Qantas has opened a first-class lounge in Changi Airport Terminal 1 - the first such facility the Australian flag carrier has set up in Asia.
It joins the airline's other first-class lounges in Sydney, Melbourne and Los Angeles.
The sprawling wood-and-marble affair is spread across 1,000 sq m and seats 240. It includes a bar and a 157-seat a la carte restaurant where locally inspired dishes like crayfish laksa and other seasonal creations can be ordered.
The lounge will be open to first-class and top-tier frequent fliers from both Qantas and oneworld, the aviation alliance of which the Australian carrier is a member.
Group chief executive Alan Joyce said yesterday that Qantas First Lounge, as the new facility is called, reflects the carrier's deepening investment in its Singapore hub.
Since its Sydney-Singapore-London A-380 flights resumed in March last year, the carrier has seen a rise in demand for premium travel, he said.
Qantas, which is the only foreign airline to have a first-class lounge at Changi Airport, opened its business-class lounge in 2013.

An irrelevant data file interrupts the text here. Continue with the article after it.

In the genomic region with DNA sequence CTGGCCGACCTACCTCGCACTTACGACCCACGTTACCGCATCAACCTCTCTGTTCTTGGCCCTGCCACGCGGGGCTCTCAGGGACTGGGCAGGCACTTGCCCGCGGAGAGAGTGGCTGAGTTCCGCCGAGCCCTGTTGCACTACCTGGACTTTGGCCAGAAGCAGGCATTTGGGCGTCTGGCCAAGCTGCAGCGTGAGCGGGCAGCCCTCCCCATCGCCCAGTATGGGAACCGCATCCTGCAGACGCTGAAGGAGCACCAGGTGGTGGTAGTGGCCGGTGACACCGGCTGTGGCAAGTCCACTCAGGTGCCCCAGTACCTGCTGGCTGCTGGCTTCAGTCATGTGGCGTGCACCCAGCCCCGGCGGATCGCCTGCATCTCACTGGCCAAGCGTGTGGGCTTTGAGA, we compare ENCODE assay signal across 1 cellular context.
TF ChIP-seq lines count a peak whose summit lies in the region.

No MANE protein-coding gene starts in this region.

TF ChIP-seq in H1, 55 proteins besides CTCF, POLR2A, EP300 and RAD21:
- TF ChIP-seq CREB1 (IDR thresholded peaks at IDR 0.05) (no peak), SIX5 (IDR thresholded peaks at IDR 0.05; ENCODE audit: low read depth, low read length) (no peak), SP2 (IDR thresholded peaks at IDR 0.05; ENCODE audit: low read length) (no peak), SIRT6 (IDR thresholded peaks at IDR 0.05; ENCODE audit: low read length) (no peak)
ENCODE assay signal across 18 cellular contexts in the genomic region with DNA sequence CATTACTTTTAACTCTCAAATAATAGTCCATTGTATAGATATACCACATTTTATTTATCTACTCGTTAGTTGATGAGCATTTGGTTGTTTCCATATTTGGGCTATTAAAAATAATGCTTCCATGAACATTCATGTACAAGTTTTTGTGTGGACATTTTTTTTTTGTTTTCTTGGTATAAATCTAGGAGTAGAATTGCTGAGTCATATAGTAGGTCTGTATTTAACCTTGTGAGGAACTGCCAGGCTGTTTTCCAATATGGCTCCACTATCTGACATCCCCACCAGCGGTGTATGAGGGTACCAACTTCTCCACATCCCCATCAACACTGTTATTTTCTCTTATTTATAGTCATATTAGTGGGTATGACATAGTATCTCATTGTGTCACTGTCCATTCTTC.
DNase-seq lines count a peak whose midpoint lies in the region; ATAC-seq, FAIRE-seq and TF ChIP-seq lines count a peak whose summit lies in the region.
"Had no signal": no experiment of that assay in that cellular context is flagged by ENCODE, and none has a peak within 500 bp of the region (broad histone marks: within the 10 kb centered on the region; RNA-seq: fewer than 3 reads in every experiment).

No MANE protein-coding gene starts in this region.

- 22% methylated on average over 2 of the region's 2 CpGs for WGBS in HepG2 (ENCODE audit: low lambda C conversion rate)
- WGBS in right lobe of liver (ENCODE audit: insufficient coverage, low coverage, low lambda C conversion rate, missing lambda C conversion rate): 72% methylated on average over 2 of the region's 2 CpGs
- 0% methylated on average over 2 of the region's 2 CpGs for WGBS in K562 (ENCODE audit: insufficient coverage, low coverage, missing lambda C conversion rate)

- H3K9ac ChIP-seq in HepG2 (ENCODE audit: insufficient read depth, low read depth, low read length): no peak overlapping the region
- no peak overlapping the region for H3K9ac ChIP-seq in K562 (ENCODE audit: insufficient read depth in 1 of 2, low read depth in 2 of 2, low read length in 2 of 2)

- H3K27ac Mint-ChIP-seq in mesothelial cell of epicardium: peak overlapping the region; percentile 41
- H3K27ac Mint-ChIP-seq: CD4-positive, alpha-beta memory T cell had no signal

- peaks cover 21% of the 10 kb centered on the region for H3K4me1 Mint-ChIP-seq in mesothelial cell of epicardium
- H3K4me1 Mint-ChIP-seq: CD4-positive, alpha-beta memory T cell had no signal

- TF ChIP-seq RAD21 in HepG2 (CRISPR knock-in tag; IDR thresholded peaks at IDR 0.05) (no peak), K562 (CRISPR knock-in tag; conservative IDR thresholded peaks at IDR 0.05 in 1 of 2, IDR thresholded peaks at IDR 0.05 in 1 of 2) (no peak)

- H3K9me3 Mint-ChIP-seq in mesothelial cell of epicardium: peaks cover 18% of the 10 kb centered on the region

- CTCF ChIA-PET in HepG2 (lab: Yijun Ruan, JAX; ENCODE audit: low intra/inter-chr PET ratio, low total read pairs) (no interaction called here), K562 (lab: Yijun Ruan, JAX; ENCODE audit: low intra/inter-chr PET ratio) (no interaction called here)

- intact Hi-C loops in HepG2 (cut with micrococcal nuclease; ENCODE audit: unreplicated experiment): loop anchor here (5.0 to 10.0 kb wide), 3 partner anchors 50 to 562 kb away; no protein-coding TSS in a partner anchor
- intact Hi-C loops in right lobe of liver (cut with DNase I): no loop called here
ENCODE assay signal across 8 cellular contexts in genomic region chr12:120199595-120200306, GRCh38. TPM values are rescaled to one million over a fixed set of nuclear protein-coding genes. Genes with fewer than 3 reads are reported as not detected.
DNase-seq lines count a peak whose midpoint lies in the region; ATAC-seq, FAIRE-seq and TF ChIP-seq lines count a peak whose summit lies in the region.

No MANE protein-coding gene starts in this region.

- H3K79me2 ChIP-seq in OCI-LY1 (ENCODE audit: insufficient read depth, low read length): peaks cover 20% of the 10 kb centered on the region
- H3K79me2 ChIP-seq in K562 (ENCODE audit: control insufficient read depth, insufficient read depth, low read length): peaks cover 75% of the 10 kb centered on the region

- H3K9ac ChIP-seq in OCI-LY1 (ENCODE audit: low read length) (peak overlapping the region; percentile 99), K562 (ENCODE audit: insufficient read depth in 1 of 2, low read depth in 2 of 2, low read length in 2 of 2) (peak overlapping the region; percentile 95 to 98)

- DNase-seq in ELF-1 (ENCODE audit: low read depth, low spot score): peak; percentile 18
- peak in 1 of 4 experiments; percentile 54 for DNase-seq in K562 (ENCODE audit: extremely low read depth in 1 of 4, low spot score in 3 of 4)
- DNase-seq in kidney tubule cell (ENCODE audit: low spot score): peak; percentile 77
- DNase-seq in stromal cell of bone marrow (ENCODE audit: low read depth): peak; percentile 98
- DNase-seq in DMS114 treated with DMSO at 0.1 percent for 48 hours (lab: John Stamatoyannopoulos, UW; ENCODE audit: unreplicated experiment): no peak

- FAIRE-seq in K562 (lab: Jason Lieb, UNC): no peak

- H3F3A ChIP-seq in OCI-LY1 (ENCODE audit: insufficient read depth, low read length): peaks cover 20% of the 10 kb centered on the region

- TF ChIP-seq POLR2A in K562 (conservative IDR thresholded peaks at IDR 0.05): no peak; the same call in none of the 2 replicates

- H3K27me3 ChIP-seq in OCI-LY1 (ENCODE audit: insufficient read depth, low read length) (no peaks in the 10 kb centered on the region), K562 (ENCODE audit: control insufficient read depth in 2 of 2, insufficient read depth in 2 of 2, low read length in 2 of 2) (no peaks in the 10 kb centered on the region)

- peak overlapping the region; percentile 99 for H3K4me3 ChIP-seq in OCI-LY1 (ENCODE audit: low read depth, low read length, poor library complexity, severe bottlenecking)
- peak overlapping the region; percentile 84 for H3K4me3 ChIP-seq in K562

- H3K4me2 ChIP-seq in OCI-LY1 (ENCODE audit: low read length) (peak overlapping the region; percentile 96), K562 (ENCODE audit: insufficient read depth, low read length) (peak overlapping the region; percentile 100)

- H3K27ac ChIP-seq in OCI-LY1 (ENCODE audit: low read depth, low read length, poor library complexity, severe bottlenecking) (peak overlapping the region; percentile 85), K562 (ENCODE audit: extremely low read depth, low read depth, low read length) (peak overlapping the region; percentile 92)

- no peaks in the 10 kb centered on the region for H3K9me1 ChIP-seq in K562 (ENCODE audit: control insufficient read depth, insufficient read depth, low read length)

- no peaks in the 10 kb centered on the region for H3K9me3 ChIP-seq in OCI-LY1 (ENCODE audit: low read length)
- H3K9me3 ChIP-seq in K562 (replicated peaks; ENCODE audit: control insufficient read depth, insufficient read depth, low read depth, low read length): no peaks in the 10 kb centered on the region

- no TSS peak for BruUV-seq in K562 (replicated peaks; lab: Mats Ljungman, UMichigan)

Mr Tino La Spina, the chief executive of Qantas International, said the carrier has increased by 50 per cent the number of seats between Australia and Singapore since 2017, a "massive jump".
Qantas has also carried more than 900,000 passengers on the route so far this year, an increase of nearly 100 per cent from the 500,000 five years ago, Mr La Spina added.
Australia is a hugely popular tourist destination for Singaporeans, with their numbers growing around 3 per cent to 5 per cent year on year, according to Ms Alicia Seah, director of public relations and communications at Dynasty Travel.
1,000 sq m
The size of Qantas' first-class lounge in Changi Airport. It seats 240 and includes a bar and a restaurant.
"The route between the two countries will continue to grow as there are many links between Singapore and Australia for trade, tourism, education and even defence," she said, adding that Australia state tourism boards are actively promoting different parts of the country.
Qantas has embarked on Project Sunrise, an ambitious plan that will eventually see the carrier fly non-stop from Australian east coast cities such as Sydney and Melbourne to London, Paris and New York City by 2022.
Qantas has pulled off two successful test flights so far - one from New York to Sydney in October and another from London to Sydney last month.
Both flights spanned just over 19 hours and beat Singapore Airlines' Newark route, which stood briefly as the world's longest non-stop flight.
But Mr La Spina said that despite Project Sunrise's non-stop flights, Singapore remains a "massive part" of Qantas' strategy.
People may still want to break their trip into parts or spend time in Singapore, he said, noting: "I think it's actually a complementary strategy. It's not one or the other."